Inside the world of business

Ireland has the skills to be serious video game player

THE COMPUTER games industry now rivals Hollywood for size. And in that €50 billion-plus a year industry few names are bigger than Electronic Arts.

As such the news that its BioWare subsidiary will establish a European support centre in Galway creating 200 jobs is a major feather in the hat of IDA Ireland.

The country now has a small but significant video games industry. Activision Blizzard came to Cork in 2007 promising 100 jobs at its European support centre by this year but last year employment had already grown to 600. A number of other significant players in online games such as PopCap Games, Gala, GOA and Big Fish Games also have set up shop in Ireland in recent years.

Those operations are largely focused on support and the challenge now will be to add more high-value activities such as product management and ultimately games development.

Havok, an indigenous Trinity College Dublin spinout acquired by Intel for $110 million in 2007, which provides tools to allow developers to create more realistic games, shows that Ireland has the skills to play at the heart of the industry.

Many of the technology multinationals who are central to our economy came here in the 1990s with support operations. The aim of the IDA and others will be to assist EA and the other games companies to make the same kind of transition.

C&C a moveable feast

C&C HAS gone through a massive shift since it was floated earlier in the decade. Back then, it mixed drinks and snacks, selling everything from cider and whiskey to crisps and mineral water. The company will next month enter the final stages of its transformation when it asks shareholders to approve the €295 million sale of its spirits business, which produces Tullamore Dew, Irish Mist and Carolans, to Scottish distiller William Grant.

It would be surprising if shareholders turned down what looks like a good offer for the division. If they say yes, the transformation of C&C from a broad-based business to one focused on beer and cider will be complete.

At that stage cider, the Bulmers and Gaymers brands, will account for around 60 per cent of its business, with Tennent’s beer taking up the rest. Most of its sales and profits will come from Britain, as will around two-thirds of its production capacity.

There will be fewer reasons for it to stay in Ireland. In fact there will be only two: it is profitable to remain here; and Bulmers has a heritage as an Irish cider. The heritage issue is easily dealt with: while it might be stretching a point to ask consumers to drink Irish whiskey that’s distilled in Beijing or scotch that’s distilled near Prague, it’s not so much of a leap with cider – you’d get away with sticking “made to an Irish recipe” on the bottle.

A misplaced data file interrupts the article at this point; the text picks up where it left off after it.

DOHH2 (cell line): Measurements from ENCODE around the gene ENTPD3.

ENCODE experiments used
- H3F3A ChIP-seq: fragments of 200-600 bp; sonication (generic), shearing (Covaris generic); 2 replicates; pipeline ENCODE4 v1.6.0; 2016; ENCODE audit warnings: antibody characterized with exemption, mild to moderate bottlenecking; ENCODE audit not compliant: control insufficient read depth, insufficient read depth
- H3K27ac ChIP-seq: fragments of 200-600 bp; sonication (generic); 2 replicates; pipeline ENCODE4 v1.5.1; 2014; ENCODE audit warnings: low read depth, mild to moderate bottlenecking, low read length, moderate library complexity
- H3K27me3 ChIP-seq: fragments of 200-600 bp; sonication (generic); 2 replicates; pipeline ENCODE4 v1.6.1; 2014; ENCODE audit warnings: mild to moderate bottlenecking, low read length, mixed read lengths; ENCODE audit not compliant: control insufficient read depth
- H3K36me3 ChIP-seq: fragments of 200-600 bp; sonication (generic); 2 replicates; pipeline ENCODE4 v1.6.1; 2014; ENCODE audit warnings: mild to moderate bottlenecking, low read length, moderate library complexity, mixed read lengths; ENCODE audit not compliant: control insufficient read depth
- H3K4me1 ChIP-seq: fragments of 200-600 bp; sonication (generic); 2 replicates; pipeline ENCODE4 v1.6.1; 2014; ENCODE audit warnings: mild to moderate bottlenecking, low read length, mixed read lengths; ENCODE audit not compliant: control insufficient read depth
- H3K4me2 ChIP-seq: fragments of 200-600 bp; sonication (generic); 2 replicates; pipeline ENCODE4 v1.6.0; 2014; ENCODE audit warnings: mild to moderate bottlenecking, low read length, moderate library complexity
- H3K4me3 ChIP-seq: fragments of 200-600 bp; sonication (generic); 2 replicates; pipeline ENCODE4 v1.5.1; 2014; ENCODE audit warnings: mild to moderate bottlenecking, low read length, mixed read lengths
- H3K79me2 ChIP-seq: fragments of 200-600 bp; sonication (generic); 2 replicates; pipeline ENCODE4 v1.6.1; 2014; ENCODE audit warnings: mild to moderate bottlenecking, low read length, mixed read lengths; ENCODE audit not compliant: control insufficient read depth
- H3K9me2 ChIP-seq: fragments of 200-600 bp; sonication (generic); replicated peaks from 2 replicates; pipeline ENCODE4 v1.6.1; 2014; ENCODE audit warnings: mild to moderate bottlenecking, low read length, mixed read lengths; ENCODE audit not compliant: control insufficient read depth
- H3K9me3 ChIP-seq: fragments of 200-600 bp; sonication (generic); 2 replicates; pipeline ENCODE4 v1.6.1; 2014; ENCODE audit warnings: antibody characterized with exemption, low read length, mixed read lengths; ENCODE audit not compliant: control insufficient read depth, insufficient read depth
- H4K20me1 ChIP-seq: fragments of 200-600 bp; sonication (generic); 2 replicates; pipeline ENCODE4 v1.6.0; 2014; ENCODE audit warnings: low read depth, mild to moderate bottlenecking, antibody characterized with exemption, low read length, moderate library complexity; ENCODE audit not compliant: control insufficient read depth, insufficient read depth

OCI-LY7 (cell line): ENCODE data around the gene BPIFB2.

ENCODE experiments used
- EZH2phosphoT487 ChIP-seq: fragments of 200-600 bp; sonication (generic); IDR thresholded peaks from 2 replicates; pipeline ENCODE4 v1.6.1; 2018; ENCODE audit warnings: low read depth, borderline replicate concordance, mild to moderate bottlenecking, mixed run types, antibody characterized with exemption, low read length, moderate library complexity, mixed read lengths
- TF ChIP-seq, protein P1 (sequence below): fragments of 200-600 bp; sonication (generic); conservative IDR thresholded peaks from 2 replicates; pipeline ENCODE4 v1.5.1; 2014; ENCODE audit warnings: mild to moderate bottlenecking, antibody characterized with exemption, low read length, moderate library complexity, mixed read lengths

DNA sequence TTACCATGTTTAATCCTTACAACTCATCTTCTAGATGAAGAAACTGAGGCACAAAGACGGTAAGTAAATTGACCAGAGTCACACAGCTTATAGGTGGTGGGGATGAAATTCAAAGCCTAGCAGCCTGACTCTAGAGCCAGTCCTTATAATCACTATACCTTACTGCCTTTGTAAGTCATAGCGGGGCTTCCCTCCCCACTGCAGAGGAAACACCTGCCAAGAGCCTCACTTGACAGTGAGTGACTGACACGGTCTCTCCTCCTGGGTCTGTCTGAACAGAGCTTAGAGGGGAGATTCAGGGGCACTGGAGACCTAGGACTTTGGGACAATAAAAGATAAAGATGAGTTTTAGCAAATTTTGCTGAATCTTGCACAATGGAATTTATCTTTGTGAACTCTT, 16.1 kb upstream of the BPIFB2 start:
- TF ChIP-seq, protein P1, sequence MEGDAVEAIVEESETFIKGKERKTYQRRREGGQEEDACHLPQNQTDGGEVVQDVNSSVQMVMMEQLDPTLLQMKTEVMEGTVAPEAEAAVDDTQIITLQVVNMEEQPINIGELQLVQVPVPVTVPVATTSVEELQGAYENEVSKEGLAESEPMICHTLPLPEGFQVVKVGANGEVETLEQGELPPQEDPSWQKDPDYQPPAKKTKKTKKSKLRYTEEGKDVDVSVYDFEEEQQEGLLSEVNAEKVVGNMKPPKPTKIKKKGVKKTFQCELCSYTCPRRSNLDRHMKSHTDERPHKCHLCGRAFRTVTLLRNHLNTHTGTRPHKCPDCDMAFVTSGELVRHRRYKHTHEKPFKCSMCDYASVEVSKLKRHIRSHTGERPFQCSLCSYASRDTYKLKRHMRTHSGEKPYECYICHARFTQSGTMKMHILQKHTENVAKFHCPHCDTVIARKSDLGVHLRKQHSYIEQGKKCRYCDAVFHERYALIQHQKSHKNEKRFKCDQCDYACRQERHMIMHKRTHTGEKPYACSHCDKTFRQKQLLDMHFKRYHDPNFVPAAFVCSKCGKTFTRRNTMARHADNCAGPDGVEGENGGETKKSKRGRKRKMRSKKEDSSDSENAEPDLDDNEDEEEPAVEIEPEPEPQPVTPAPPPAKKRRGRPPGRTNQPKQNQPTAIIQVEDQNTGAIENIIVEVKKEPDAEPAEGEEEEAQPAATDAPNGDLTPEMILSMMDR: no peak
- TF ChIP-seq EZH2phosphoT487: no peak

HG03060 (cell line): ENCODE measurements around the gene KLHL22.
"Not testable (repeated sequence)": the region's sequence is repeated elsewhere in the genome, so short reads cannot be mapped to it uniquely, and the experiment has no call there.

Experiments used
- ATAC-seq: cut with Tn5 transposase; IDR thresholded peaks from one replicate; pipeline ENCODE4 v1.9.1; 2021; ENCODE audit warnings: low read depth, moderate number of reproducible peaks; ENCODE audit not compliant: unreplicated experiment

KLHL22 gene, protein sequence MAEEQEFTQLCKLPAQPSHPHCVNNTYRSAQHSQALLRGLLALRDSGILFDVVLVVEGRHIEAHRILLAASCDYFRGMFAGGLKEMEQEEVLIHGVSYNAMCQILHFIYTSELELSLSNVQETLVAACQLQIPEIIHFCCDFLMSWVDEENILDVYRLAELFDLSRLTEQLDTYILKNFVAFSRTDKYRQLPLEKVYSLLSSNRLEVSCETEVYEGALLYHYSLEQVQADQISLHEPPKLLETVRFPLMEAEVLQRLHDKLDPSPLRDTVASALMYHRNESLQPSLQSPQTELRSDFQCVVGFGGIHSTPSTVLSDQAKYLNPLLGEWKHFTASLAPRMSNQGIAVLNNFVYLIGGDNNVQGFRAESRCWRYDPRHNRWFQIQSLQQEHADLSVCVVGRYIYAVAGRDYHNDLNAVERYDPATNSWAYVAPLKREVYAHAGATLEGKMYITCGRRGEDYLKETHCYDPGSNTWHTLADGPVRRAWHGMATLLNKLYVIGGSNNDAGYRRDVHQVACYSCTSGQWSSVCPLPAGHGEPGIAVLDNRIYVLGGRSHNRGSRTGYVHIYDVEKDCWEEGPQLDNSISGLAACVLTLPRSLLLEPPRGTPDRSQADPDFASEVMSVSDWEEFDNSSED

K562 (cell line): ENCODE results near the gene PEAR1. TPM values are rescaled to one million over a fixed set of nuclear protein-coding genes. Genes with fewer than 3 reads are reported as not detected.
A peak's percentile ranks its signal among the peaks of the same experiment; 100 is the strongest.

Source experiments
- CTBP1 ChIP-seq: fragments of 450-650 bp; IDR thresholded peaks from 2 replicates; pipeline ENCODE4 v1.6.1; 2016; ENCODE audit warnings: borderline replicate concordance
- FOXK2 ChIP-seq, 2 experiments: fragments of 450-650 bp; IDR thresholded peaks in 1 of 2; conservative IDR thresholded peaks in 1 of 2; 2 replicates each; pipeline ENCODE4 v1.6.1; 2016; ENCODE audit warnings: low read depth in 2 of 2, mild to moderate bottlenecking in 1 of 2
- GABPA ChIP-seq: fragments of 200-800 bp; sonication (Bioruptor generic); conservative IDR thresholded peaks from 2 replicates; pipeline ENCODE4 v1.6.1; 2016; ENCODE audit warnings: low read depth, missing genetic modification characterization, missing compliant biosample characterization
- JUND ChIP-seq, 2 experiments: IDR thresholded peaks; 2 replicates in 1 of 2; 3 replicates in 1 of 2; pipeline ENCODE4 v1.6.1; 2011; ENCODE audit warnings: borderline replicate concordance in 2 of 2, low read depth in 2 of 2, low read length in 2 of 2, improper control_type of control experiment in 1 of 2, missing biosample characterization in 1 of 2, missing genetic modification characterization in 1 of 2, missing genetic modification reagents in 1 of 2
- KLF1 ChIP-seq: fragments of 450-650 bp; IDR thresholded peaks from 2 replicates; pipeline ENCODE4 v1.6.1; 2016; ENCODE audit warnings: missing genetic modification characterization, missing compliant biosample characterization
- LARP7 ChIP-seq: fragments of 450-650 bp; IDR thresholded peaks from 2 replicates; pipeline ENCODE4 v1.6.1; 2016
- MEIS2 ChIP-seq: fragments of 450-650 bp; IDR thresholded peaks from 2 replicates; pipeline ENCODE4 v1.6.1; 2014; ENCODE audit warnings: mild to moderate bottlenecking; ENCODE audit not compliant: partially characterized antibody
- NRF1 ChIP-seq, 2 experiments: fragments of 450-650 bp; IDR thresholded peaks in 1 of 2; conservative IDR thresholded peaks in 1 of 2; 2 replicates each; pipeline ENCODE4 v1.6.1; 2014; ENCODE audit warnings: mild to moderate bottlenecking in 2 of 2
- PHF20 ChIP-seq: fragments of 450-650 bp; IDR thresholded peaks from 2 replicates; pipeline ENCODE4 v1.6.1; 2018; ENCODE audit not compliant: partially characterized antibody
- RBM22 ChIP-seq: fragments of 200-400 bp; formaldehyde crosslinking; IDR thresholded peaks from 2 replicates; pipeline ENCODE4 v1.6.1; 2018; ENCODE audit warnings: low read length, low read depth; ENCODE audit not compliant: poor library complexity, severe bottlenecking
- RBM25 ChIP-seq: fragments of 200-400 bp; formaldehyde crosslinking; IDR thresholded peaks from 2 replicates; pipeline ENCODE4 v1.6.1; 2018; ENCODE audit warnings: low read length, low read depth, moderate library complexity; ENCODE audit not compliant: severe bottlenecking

In any case, a real stickler for heritage would point out the Bulmers recipe originally came from an English company, HP Bulmer, which still controls the brand in Britain, which is why C&C’s cider is sold as Magners over there.

The profitability issue is far more important. The good news is that the Clonmel-based cider business is profitable and chief executive John Dunsmore says that the group is focused on building an international business based from Ireland. But even that commitment comes with the caveat “as long as Ireland remains competitive” – which really could mean anything.

Neary set to sing?

The report of Central Bank governor Patrick Honohan into the performance of the regulatory authorities in the run-up to the financial crisis should make for interesting reading. Honohan is on schedule to hand over his report to Minister for Finance Brian Lenihan on Monday, though the Cabinet may need time to peruse it before publication.

The Government will also have to digest the other report by banking experts Klaus Regling and Max Watson into the causes of the financial crisis, so it may be early next month before the two reports receive a public airing in a fully disclosed or redacted format.

Together, they will form the basis of a statutory commission of investigation into the crisis.

The roles of former Central Bank governor John Hurley and Financial Regulator chief executive Pat Neary, and the relationship between their organisations in the run-up to the September 2008 financial meltdown, should feature in Honohan’s report.

Neary has remained a silent figure since his departure in January 2009 over the regulator’s handling of Seán FitzPatrick’s hidden loans at Anglo Irish Bank.

Pressure had been mounting since his disastrous appearance on RTÉ’s Prime Timethe previous October when he said the Irish banks had plenty of capital to withstand any losses on property loans.

His early retirement – before the nationalisation of Anglo – meant he avoided probing questions about his supervision of the financial sector and the shocking details that have emerged at the banks over the past 17 months.

Neary may have some fascinating points to make about pressure that was brought on him by a senior establishment figure when the regulator belatedly tried to rein in the banks on speculative lending to developers and 100 per cent mortgages in 2006. If and when he sings – potentially to a commission of inquiry – Neary’s song may strike discordant notes for some listeners in officialdom.


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The Director of Corporate Enforcement will release his 2009 annual report, while Elan will host its agm and the CSO is scheduled to issue trade figures for March.


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